Here is a set of slides on retirement planning that I have used at the investor workshops. The aim is to convey the importance of retirement planning in a few slides to young earners.
1. Imagine how your monthly income will evolve in the future
The abrupt stoppage in income represents retirement.
2. Now imagine how your monthly expenses will evolve in the future
Obviously expenses do not stop when income stops. So those who do not have the means to account for expenses when income stops, better hope they are dead on or before retirement!
The expenses in the above graph seem to head for the roof. Let us rescale it over our expected lifetime.
In about 15 years after retirement, the monthly expenses, thanks to inflation is higher the last drawn pay!
Meaning, if I had an (imaginary) monthly pension that equals my last drawn pay, I will only be financially independent for about 15 years after retirement. So we need to do a lot better!
The sad truth is actual pensions (be it from a pension plan or employer-provided annuity) are much, much lower than the last drawn pay. Something like this.
Therefore, for your own sake, eradicate the concept of a ‘pension’ from your minds.
Instead, think: Inflation-protected income (blue dot within the red circles, below)
To generate this inflation-protected income, you need a corpus that is anywhere between ~ 25-35 times (depends on inputs) your annual expenses at the time of retirement (the earliest green dot). As you withdraw more and more from the corpus, it decreases and drops to zero hopefully when you die, and only when you die. Ensuring this, is the third stage in retirement planning.
The second stage is to ensure our investments grow and hits the first green dot, when we retire.
We need to do two things to grow the corpus. 1. Choose a productive, but diversified portfolio; 2. Invest
One cannot choose to invest a constant sum because, the monthly investment to be made immediately will be much larger than monthly expenses. The above graph has a logarithmic y-axis and hence the lines appear linear.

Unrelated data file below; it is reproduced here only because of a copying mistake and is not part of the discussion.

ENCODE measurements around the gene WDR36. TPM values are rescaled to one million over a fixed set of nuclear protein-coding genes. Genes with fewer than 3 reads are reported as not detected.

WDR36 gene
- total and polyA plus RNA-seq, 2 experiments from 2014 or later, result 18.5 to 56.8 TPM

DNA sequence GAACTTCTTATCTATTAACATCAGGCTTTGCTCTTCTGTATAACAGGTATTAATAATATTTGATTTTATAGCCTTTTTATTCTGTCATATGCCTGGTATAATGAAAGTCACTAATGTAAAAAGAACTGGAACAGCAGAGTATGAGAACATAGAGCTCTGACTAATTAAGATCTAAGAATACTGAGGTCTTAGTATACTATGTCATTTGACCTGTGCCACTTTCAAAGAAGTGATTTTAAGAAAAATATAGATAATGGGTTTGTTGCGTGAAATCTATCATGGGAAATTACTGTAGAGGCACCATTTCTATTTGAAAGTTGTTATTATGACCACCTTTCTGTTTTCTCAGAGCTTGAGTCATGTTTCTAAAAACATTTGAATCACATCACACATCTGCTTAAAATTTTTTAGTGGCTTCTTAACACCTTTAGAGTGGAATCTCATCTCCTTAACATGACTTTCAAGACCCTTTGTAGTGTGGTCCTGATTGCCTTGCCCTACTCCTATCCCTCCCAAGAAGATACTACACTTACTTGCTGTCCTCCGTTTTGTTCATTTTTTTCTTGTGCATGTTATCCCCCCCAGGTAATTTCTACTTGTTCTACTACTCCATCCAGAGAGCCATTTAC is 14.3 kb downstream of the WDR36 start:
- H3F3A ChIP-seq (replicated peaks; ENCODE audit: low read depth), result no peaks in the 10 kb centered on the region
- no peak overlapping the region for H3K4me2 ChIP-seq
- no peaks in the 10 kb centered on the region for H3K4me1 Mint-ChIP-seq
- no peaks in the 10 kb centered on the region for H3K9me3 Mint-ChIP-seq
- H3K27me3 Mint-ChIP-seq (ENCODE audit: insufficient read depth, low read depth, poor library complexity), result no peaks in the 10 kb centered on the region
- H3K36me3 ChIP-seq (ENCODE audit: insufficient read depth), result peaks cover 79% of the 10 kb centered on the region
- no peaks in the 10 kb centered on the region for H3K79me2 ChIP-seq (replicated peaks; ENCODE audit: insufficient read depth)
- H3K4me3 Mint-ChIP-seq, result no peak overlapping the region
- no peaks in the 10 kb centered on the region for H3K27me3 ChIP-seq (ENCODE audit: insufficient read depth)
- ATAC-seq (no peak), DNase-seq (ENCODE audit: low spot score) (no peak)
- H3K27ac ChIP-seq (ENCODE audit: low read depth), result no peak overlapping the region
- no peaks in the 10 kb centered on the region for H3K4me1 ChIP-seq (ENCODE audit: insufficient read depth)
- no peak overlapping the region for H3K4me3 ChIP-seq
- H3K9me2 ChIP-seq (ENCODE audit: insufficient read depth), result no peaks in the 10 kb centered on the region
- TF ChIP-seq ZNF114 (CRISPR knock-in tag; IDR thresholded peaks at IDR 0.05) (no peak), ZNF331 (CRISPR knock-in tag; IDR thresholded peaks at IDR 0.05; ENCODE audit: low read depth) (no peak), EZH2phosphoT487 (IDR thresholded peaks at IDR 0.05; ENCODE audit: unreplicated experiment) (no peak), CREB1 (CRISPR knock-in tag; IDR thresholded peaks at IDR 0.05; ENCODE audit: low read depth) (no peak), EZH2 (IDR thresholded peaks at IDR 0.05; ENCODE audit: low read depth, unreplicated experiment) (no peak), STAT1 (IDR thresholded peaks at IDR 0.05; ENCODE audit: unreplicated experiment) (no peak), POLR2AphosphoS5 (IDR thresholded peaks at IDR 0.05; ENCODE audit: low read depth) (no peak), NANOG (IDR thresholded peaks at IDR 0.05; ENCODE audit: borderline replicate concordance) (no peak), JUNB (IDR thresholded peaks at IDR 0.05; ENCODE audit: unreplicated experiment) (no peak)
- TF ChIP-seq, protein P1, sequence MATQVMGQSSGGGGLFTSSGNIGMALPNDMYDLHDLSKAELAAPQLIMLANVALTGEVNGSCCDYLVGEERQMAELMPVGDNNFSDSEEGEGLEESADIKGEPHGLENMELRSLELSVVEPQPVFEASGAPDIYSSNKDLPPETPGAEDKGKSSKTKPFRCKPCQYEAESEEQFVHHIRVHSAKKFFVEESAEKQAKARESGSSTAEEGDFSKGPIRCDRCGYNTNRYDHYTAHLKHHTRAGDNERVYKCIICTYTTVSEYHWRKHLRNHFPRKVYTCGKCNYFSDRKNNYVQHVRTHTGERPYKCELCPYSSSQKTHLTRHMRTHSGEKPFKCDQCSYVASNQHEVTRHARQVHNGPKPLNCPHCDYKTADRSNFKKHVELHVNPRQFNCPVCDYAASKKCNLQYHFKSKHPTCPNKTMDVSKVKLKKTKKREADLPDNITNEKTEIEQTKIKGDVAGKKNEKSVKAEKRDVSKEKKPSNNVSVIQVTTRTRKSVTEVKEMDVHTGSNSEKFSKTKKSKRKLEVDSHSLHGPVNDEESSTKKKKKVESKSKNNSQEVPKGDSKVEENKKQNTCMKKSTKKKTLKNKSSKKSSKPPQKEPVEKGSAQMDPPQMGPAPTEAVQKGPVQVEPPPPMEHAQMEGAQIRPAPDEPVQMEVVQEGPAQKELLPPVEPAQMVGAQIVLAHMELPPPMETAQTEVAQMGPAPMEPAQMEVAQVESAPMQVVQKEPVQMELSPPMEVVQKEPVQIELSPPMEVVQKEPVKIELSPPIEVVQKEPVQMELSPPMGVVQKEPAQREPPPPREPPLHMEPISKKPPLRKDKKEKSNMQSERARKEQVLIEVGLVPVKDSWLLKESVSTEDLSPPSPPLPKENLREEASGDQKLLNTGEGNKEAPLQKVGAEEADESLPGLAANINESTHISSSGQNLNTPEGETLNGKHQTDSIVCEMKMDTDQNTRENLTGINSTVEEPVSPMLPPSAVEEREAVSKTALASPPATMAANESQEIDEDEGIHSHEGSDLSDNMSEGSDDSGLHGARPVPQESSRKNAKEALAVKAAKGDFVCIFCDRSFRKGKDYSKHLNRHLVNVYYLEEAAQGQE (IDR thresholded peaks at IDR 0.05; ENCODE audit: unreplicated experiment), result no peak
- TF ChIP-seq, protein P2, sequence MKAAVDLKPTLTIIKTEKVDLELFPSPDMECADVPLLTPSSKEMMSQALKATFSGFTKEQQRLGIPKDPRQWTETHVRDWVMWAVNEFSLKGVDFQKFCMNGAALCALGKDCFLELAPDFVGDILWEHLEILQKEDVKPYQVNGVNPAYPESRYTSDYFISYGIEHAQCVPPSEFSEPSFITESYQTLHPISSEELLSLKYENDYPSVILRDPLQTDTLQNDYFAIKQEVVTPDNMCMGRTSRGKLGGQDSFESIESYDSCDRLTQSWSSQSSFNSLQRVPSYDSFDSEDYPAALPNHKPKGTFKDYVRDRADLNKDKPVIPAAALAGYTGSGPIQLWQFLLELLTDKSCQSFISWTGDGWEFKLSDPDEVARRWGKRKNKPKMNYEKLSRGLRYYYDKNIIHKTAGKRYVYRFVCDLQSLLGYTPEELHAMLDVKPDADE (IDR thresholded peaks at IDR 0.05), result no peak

To ease our burden, we can instead choose to increase out investment each year from now until retirement.
This would imply we must strive to invest as much as spend.
This is easier said than done. Let us have a look at the second graph again
In this picture, the gap between the monthly salary and monthly expenses increases as we approach retirement. If this is how our lives pan out, then we can mange to invest as much as we spend with a little effort and discipline.
Our expenses tend to grow in steps as shown in green above. Call it lifestyle creep if you like. If we embrace every new technology that arrives, if we cannot distinguish between our needs and wants, if we succumb to peer pressure and buy what others buy, we will never be able to invest enough.
Meaning, we are sowing the seeds for our future financial doom today.
Lifestyle creep, the desire to spends for today and enjoy when young, resides in all of us. What is needed is a definite boundary: We can spend the way, we wish as long as we can manage to invest as much as we can spend.
Safeguarding that boundary is the first and foremost step of retirement planning.
If you want to get started with your retirement planning, do give this a try:The low-stress retirement calculator (hopefully!)
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